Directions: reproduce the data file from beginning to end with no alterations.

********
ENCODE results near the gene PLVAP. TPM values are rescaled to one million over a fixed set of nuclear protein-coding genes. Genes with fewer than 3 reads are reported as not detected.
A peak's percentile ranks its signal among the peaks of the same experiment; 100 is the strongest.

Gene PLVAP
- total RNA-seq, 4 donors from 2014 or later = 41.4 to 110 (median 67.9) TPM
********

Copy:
ENCODE results near the gene PLVAP. TPM values are rescaled to one million over a fixed set of nuclear protein-coding genes. Genes with fewer than 3 reads are reported as not detected.
A peak's percentile ranks its signal among the peaks of the same experiment; 100 is the strongest.

Gene PLVAP
- total RNA-seq, 4 donors from 2014 or later = 41.4 to 110 (median 67.9) TPM